Communication in a Post-truth COVID-19 World

False information about COVID-19 is rampant, a fact acknowledged by the WHO director general Tedros Adhanom Ghebreyesus who in February stated, “We’re not just fighting an epidemic. We’re fighting an infodemic.”

According to Italian research, every day in March 2020 an average of 46,000 new posts on Twitter linked to inaccurate or misleading information about the crisis.

The tragic nature of the virus and rapidly changing situation means that people are eager for updates about the pandemic, but healthcare misinformation undermines national and global efforts to promote behaviours that combat this virus.  It may even cost you your life.

This misinformation isn’t helped by the fact that some countries are pursuing different strategies many with the very best of intentions, all of them informed by the WHO.

In Ireland we have largely turned to traditional media with significant increases in broadcast and print media consumption since mid-March and while media have an important responsibility to point out misinformation, so too does social media.

In recent months YouTube, Twitter and Facebook have moved to implement fact-checking across their platforms, however COVID-19-related misinformation and conspiracy has proliferated online.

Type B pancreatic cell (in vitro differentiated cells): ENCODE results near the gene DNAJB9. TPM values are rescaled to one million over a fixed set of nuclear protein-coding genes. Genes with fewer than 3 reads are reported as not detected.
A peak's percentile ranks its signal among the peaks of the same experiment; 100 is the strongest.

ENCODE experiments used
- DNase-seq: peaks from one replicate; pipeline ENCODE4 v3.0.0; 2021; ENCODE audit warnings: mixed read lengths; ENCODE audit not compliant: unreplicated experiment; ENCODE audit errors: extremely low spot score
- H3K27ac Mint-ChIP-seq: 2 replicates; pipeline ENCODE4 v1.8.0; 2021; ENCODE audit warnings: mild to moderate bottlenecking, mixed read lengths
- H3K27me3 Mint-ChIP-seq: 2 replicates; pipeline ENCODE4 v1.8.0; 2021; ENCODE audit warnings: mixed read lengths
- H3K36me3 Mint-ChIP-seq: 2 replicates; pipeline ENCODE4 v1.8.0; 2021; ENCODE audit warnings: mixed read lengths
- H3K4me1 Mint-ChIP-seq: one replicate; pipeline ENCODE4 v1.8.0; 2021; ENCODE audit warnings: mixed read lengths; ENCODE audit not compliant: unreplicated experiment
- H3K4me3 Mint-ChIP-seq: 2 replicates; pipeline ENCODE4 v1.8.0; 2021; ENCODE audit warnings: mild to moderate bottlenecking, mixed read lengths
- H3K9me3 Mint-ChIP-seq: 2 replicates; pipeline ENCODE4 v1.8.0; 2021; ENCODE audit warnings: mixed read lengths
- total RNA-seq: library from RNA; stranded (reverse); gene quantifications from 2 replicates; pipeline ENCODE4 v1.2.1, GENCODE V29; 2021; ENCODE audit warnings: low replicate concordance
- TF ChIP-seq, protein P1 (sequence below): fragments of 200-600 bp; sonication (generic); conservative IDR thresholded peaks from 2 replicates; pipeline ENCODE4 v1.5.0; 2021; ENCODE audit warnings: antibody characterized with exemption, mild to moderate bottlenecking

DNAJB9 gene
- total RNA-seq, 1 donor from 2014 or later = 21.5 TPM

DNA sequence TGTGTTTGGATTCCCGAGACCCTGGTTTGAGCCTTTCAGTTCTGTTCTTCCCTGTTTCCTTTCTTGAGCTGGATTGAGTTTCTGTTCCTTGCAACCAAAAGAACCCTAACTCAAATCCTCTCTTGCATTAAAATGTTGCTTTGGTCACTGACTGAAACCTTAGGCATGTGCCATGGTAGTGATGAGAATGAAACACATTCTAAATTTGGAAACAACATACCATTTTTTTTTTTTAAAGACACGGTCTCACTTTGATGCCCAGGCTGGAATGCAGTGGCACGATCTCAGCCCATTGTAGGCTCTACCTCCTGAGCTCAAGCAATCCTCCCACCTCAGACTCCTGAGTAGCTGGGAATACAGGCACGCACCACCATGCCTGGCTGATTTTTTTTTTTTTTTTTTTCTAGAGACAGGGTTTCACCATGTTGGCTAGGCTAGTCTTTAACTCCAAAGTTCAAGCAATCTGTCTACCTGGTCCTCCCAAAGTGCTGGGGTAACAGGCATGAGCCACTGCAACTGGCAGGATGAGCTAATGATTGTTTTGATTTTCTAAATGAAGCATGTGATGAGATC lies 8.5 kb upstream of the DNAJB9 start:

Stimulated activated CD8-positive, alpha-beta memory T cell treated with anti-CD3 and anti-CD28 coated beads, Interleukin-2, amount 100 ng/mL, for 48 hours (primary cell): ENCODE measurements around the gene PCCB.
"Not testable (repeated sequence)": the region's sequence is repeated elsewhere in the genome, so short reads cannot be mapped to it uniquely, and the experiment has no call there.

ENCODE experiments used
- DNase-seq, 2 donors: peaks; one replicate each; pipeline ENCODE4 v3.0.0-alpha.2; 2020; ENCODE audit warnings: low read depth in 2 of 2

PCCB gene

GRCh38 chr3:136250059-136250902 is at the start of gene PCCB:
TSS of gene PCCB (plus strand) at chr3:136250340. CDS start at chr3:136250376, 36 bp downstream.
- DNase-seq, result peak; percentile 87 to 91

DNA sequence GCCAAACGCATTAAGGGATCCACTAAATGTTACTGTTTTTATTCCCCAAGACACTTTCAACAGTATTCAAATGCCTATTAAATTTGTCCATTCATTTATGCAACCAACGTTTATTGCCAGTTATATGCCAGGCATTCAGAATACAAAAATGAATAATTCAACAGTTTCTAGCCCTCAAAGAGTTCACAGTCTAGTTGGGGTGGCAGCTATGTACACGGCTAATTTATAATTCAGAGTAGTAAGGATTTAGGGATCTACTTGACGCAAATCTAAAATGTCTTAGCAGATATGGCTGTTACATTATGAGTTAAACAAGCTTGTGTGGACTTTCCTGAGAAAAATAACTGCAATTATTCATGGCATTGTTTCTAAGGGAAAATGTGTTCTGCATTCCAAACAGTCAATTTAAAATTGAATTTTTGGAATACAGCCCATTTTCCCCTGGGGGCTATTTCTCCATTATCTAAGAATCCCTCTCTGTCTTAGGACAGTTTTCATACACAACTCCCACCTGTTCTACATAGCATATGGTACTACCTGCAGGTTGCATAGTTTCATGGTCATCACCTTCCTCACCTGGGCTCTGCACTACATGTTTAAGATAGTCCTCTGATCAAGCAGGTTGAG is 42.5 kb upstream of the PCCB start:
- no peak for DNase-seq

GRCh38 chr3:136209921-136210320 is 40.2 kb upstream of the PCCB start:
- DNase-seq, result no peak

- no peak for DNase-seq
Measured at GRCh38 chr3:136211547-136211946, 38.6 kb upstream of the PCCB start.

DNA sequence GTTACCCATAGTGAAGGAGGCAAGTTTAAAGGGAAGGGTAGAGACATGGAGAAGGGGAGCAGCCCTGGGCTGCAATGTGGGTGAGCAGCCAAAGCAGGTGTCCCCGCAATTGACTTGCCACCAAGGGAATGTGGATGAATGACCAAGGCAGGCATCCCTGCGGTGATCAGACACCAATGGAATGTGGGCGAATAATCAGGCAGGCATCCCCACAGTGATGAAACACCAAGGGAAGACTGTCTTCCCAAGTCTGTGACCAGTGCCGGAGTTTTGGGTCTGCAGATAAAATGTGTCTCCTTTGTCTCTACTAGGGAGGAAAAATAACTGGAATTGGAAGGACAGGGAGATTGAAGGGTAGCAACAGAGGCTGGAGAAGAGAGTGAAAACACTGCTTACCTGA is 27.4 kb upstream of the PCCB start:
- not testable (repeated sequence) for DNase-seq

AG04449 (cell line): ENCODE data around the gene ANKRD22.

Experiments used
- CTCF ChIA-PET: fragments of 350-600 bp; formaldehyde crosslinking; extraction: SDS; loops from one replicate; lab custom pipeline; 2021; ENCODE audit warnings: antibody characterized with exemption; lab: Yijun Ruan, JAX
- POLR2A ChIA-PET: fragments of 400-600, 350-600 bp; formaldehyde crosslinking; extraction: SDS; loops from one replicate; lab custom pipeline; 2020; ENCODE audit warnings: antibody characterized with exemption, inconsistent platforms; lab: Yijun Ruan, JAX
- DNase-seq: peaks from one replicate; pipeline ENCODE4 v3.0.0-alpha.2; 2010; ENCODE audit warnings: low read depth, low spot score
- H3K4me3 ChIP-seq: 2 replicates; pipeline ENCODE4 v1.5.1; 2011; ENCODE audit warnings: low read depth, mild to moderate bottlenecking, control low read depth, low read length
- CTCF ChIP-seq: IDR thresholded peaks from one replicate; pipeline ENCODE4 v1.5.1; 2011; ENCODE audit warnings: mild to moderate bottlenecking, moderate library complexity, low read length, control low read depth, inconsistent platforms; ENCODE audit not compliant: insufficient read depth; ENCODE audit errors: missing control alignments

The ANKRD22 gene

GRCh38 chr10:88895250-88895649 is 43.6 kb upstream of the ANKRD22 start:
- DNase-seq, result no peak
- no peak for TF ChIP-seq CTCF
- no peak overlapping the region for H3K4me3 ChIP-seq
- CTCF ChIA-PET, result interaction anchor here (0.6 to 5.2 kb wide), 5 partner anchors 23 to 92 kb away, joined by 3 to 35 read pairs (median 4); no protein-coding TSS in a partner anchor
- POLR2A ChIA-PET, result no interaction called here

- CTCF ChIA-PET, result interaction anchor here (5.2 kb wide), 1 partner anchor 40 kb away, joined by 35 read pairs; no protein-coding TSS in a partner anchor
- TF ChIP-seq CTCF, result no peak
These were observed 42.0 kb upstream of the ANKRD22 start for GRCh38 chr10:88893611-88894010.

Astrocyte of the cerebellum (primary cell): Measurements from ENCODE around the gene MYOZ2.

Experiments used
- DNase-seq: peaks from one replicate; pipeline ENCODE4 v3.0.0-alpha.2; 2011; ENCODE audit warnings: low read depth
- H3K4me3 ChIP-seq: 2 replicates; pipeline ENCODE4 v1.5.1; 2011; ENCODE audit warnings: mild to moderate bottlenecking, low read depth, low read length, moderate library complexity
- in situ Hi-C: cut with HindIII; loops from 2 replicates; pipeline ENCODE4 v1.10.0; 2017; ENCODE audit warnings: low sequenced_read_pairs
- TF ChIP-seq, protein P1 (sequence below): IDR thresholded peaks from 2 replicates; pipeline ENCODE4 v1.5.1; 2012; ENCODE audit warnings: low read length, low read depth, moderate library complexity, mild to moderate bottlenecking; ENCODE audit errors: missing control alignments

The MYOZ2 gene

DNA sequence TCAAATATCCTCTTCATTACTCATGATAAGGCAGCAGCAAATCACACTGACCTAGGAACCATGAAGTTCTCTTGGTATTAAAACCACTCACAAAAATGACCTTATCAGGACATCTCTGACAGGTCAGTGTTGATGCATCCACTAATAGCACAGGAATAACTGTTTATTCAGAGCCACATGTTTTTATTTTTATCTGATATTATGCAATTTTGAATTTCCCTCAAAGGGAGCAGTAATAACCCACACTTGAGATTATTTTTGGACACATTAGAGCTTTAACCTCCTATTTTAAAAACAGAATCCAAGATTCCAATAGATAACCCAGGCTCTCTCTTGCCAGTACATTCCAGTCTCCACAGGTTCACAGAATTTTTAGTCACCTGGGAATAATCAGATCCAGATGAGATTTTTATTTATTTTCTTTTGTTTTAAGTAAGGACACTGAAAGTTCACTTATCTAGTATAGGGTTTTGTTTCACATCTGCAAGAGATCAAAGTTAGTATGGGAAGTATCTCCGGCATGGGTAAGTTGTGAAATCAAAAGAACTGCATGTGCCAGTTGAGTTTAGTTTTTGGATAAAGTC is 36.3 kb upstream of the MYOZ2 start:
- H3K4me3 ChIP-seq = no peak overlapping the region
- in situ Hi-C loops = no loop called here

In a post truth world where science and facts have been pilloried and misinformation is ubiquitous how can we trust the information we’re viewing? And what is the best way to separate the trustworthy from the fake?

  • Firstly, check the source, check the author and check the content. Are all three credible given the topic and then check if the story is being reported elsewhere on a trusted platform.
  • Be skeptical, ask yourself is it too good to be true? Or does it feel contrary to accepted norms? What’s the agenda of the author and who’s benefiting?
  • Science is a specialist topic and it’s unrealistic to expect that you can vet a scientific study on your own. Check if the study has been peer-reviewed and published in a reputable journal.   Do the authors work at a top-tier university? And what do other independent experts think of the results?
  • Break the misinformation cycle. Never share or repost information unless you’re confident that the story is 100% accurate.
  • Finally, don’t just rely on one source, go to trusted experts such as the HSE and WHO.


By: Orla Burke

Senior Partner & Head of Healthcare FleishmanHillard

[email protected]